We Won’t Go Until We Get Some: New England Colonial Christmas Traditions

Just how rowdy was a New England colonial Christmas? It depended on who was celebrating. But it bore little resemblance to Christmas today, and New Englanders found it a touchy subject from the start.

Illustration of Gov. William Bradford putting down the Christmas revels in the earliest days of Massachusetts. (Howard Pyle)

Illustration of an early New England colonial Christmas tradition: Plymouth Gov. William Bradford putting down the Christmas revels. (Howard Pyle)

The Pilgrims who arrived in Plymouth were a mix of people. They were led by separatists who despised the Christmas traditions of the Anglican Church as well as the Roman Catholic Church. They wanted to establish their own protestant churches, free of Christmas.

But many of the Pilgrims did not come to America for religious reasons at all. They were craftsmen or farmers recruited to ensure the colony would survive, and they simply wanted to make a better life in America.

New England Colonial Christmas

On their first Christmas at Plymouth, the Pilgrims celebrated the best way they knew how: They worked right through it. By the next year, Christmas traditions began infiltrating the group, and Gov. William Bradford had to put down the celebrations. He went so far as to call the Christmas treat mincemeat pie ‘idolatrie in a crust.’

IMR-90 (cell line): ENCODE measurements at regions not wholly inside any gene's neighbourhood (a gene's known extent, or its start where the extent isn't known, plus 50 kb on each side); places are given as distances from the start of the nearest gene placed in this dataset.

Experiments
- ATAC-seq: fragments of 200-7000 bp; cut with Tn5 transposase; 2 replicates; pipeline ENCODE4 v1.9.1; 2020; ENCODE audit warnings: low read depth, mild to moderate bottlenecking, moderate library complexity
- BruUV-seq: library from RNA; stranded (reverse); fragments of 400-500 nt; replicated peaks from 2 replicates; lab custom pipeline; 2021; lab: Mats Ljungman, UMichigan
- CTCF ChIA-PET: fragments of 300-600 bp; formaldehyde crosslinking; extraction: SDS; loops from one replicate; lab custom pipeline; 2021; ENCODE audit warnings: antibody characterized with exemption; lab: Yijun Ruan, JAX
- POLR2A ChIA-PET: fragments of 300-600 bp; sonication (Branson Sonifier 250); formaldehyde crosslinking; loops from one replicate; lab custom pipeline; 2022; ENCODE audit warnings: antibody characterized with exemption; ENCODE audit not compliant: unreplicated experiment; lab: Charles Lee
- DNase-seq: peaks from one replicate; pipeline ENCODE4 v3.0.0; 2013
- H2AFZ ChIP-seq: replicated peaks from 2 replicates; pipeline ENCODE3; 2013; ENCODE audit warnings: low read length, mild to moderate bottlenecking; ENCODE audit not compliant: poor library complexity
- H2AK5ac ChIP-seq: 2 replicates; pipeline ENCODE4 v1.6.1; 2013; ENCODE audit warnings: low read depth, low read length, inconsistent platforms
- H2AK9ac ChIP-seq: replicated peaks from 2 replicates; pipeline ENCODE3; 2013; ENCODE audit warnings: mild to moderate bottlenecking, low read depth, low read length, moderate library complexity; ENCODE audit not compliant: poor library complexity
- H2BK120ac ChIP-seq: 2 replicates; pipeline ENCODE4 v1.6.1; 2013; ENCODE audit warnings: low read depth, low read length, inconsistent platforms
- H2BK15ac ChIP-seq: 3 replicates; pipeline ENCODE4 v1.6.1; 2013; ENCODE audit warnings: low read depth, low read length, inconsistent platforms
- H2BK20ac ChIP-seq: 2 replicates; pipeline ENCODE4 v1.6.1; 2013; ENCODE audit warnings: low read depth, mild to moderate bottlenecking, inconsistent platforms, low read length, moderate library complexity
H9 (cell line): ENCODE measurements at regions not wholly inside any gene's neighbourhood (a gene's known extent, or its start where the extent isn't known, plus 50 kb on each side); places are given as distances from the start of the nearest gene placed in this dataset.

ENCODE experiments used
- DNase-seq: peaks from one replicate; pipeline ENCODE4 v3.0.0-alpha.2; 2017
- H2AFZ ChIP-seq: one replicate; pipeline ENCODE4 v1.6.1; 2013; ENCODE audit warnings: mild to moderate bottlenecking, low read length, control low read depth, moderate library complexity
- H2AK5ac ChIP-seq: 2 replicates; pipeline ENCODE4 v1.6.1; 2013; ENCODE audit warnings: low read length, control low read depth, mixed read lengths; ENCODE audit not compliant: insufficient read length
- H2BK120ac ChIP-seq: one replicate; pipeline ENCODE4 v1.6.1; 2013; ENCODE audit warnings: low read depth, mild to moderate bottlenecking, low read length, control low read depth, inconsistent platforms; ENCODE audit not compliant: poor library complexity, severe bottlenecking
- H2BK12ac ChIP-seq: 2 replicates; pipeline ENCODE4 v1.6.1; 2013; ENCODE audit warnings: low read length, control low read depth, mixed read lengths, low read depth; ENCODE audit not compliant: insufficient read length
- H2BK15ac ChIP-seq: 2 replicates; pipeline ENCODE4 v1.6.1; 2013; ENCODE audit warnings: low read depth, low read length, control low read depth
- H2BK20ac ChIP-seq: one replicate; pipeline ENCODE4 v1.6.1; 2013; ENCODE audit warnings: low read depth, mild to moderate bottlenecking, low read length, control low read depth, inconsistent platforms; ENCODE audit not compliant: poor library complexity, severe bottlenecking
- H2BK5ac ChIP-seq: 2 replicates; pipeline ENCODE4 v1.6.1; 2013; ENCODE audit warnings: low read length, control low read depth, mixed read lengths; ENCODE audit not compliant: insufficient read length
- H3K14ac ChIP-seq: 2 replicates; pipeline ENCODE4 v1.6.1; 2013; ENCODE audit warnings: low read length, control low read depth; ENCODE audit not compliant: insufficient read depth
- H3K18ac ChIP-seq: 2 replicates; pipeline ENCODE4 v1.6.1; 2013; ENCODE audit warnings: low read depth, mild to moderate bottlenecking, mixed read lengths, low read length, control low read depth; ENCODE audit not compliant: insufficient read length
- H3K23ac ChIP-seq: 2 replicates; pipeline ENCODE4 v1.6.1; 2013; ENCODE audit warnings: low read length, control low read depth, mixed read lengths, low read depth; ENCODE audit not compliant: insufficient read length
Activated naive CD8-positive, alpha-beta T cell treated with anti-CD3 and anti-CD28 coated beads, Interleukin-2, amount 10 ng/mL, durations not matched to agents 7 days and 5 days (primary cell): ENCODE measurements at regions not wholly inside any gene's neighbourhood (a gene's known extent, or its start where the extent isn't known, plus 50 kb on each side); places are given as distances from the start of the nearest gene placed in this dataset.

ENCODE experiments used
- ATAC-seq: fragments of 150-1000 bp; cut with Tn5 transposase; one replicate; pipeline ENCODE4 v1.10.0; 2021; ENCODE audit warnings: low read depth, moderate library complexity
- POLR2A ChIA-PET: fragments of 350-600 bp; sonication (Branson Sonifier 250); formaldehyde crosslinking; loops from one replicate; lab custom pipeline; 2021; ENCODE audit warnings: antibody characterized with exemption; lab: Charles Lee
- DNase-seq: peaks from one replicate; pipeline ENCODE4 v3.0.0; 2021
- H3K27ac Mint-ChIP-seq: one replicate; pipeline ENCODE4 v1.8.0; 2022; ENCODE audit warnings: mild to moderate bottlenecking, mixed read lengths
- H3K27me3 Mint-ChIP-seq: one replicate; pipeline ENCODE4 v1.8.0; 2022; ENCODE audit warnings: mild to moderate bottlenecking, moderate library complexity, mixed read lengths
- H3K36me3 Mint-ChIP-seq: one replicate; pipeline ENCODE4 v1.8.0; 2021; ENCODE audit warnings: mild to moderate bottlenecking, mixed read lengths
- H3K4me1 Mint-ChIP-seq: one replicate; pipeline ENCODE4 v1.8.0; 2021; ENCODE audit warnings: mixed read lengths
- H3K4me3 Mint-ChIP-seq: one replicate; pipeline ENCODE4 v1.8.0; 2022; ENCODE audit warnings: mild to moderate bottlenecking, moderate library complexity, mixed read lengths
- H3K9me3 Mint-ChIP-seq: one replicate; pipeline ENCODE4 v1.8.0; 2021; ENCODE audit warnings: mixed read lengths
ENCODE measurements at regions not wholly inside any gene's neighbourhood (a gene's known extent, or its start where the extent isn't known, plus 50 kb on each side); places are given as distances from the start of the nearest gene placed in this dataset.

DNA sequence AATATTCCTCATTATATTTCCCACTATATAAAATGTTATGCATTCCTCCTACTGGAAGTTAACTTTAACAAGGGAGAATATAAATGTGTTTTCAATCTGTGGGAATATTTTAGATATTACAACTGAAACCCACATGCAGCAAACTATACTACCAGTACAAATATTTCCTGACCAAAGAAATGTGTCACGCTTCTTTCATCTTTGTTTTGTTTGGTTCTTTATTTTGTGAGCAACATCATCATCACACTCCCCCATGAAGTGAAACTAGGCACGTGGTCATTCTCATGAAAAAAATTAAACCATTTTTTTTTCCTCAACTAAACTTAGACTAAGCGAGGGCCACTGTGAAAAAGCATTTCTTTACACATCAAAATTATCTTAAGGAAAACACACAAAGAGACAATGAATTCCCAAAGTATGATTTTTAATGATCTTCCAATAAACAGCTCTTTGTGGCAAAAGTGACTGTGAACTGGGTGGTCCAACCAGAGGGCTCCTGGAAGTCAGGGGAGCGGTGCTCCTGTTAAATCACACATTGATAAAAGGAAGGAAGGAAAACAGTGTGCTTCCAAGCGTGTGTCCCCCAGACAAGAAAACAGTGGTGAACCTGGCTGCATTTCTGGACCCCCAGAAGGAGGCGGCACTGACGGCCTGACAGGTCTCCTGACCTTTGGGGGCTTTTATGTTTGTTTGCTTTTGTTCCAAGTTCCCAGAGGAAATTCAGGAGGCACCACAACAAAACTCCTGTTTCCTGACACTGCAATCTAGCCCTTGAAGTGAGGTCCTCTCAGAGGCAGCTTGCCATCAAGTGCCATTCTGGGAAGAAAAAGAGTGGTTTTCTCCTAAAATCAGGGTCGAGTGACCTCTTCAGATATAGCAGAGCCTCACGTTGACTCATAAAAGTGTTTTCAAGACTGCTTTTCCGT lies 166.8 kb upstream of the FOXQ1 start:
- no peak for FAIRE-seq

As the Puritans of the Massachusetts Bay Colony gained ascendance, they had plenty of disagreements with the Pilgrims in Plymouth. But they largely agreed in their dislike of Christmas.

There remained in their midst, however, people who did celebrate Christmas with gusto. The fishing communities especially embraced  the New England colonial Christmas, with their less-literate members mostly celebrating the holiday. Much of what actually happened was never recorded. What was recorded was seen through the eyes of the Puritan theocracy, and they painted an ugly picture of Christmas indeed.


The Puritans complained that Christmas arose from an unnatural ideological marriage between the Roman Catholic Church and the pagans. They thought it originated in the Roman festival Saturnalia.

Just how pagan is Christmas? We won’t try to settle that debate. But the New England colonial Christmas increasingly irritated the Puritans, and they decided to stomp it out.

In 1647, the reformers in England outlawed Christmas. And the Puritans in Massachusetts and Connecticut soon followed suit. People who celebrated Christmas would be subject to a fine of five shillings.

In 1662, a Beverly, Mass., man found himself in court for hosting a drunken gathering on Christmas Day. He was a troublemaker whose family frequently tangled with Puritan society. His wife would eventually die on the gallows, but that’s another story.

More Mayhem